Five years after the Tubbs Fire became the most destructive in California’s history up to that point, Sonoma County residents have become accustomed to the anxieties of fire season. Some people remember being chased out of bed by bullhorns in the dead of night; others, like me, have tamer tales of shock. I was awakened by Thea Maria Carlson, who graces the cover of this issue, rapping on my bedroom window around 2:30 am on October 9, 2017. Together with her partner E Harris, she’d evacuated their community of Monan’s Rill—which, though spared from the Tubbs Fire, was burned by the Glass Fire three years later.
As both of those fires’ anniversaries draw near, it’s heartening to see how significantly the rhetoric has shifted away from (understandable) fear to something more proactive: a return to the indigenous practices of prescribed burning as a way of tending the land and working with rather than against this most powerful element. And so, even as our senses become ever more attuned to heat, dryness, and wind speed this fall, I hope we can balance the dread with some hope. To that end, I give you the Good Fire issue.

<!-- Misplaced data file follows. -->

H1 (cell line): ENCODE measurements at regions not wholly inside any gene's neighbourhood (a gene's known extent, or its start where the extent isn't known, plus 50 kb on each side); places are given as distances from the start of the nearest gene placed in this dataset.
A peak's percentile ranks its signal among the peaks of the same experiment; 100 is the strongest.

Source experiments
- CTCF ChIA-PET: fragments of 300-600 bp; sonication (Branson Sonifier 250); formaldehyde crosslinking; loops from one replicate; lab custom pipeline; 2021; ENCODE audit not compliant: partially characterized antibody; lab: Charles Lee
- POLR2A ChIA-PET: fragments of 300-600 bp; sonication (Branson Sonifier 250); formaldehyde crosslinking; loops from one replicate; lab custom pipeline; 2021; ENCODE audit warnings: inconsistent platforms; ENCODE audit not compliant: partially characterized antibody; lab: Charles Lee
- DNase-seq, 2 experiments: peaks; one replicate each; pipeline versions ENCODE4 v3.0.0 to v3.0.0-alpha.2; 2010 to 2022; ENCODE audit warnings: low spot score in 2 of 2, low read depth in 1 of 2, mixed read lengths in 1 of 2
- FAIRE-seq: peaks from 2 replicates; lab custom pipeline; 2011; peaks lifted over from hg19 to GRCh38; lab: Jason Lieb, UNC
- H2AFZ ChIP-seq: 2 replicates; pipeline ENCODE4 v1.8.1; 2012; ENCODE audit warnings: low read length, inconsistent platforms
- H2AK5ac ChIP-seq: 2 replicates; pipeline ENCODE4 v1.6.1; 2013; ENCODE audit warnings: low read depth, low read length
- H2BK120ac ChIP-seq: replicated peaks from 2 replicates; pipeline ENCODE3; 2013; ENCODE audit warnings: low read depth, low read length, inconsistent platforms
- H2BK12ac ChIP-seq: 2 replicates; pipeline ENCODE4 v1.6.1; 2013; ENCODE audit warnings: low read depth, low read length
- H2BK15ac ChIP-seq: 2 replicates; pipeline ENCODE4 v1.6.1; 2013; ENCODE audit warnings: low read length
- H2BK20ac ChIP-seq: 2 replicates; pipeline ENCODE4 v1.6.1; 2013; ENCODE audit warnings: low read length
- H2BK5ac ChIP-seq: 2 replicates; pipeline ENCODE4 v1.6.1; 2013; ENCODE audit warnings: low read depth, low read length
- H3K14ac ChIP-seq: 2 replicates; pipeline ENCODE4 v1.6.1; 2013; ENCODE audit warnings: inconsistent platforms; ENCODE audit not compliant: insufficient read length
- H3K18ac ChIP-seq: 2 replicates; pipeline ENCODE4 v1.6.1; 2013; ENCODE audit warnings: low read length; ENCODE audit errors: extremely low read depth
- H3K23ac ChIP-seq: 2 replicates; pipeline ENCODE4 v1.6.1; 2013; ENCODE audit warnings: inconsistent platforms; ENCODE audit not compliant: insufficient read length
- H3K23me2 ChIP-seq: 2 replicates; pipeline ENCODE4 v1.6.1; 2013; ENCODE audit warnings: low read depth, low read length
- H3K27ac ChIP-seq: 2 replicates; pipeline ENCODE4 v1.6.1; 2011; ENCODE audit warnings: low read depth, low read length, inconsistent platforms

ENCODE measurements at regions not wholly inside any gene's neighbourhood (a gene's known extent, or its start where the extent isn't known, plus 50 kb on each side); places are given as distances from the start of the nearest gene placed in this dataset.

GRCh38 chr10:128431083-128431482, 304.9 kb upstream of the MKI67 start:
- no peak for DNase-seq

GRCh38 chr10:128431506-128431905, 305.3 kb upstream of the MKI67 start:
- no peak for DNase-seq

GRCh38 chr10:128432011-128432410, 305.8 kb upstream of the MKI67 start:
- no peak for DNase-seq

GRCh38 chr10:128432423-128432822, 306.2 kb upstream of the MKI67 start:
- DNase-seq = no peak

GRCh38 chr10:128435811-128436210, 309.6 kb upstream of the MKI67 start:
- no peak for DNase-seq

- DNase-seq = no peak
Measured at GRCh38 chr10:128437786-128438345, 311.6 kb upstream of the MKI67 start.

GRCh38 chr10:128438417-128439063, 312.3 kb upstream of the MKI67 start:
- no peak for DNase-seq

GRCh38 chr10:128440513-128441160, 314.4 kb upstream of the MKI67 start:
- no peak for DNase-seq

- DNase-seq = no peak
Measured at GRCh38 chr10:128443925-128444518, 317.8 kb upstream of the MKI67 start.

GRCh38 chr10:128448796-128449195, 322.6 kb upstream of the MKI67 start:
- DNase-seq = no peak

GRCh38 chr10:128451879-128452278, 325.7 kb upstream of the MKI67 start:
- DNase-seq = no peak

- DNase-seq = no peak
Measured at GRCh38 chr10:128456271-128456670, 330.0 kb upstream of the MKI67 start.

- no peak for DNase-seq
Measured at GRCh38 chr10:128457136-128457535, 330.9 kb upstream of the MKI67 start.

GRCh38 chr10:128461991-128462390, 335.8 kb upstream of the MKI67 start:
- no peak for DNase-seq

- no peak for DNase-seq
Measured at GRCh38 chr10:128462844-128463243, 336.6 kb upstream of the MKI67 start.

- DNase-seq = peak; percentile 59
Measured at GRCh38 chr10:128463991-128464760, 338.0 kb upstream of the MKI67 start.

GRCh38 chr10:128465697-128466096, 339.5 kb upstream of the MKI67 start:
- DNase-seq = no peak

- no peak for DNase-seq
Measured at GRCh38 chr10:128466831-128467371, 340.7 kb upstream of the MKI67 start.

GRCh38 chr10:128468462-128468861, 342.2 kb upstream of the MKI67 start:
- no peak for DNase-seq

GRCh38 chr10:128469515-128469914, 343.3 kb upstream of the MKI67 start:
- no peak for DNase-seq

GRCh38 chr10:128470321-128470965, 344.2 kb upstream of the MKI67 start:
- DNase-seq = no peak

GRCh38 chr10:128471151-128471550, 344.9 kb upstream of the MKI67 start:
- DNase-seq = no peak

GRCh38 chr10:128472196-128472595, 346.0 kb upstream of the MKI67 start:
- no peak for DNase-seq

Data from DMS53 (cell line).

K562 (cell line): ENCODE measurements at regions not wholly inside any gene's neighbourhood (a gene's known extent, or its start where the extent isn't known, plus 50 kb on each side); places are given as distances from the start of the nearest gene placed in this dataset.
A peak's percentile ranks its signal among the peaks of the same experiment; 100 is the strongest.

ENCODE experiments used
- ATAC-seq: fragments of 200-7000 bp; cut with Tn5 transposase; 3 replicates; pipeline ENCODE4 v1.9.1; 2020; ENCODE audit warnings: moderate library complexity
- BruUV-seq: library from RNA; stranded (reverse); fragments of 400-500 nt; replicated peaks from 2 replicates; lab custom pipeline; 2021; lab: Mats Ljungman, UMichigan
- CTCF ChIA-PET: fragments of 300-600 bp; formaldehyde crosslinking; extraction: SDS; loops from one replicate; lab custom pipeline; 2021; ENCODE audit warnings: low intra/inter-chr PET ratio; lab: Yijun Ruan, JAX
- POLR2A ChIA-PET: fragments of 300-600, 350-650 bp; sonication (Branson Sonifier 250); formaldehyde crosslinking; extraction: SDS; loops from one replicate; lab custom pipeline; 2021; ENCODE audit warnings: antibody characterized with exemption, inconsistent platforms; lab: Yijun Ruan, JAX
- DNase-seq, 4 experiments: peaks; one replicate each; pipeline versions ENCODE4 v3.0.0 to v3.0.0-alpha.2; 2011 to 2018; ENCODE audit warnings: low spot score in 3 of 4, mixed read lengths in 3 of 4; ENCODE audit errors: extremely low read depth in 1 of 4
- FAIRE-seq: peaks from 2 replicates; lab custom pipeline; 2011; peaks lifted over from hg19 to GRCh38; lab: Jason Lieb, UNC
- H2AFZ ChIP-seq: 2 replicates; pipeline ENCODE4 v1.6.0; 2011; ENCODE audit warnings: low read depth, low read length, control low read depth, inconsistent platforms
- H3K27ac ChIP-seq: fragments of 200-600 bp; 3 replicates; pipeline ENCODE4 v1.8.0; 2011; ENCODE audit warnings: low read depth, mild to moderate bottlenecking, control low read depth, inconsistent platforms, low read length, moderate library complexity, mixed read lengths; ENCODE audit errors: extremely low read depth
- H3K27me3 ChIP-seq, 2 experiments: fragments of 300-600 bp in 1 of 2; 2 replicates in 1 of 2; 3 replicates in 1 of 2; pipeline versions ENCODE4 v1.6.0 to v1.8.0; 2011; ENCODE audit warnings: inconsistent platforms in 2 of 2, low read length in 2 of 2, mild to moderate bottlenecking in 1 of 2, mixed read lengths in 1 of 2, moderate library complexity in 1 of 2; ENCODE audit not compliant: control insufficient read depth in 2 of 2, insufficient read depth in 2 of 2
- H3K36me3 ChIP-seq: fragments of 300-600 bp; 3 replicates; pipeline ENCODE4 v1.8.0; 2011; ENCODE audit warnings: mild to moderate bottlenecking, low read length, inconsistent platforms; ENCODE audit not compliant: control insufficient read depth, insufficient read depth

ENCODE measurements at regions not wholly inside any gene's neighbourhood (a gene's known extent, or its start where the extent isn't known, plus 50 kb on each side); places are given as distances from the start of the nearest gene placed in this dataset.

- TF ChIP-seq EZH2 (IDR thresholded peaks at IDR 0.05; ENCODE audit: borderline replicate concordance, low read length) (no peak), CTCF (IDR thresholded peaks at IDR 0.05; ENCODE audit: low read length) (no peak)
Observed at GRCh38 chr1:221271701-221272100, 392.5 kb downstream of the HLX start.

In Ursa Born’s Grow feature, read all about Carlson’s journey to becoming a “burn boss” with the skills and knowledge to help manage the land of Monan’s Rill as it regrows and rebuilds. I’m also delighted to feature cartoonist Brian Fies, who chronicled losing his home in the Tubbs Fire in the highly acclaimed graphic memoir A Fire Story.
Given some of these tragic stories, it felt natural to include a special section on healing. In mid-July, 12 Latina women spearheaded a project to bring attention to the often overlooked farmworkers and domestic workers who are fighting for basic protections and rights. Read on to learn about their mural, called Harvesting Hope After the Fires, and how to contribute to their cause. In the Heal feature, I explore the burgeoning movement of psychedelic cannabis therapy to help people release and process trauma.
These pages also bring you stories of local folks creating culinary heat; Sheila Shupe whipping up a batch of nourishing fire cider; and an End Bit with the one and only fireball of energy, Guy Fieri.
If you feel so inclined, I’d love to hear about how good fire manifests in your own life, and of course, any local hot spots you think we should know about. Thanks for reading.
Jess D. Taylor editor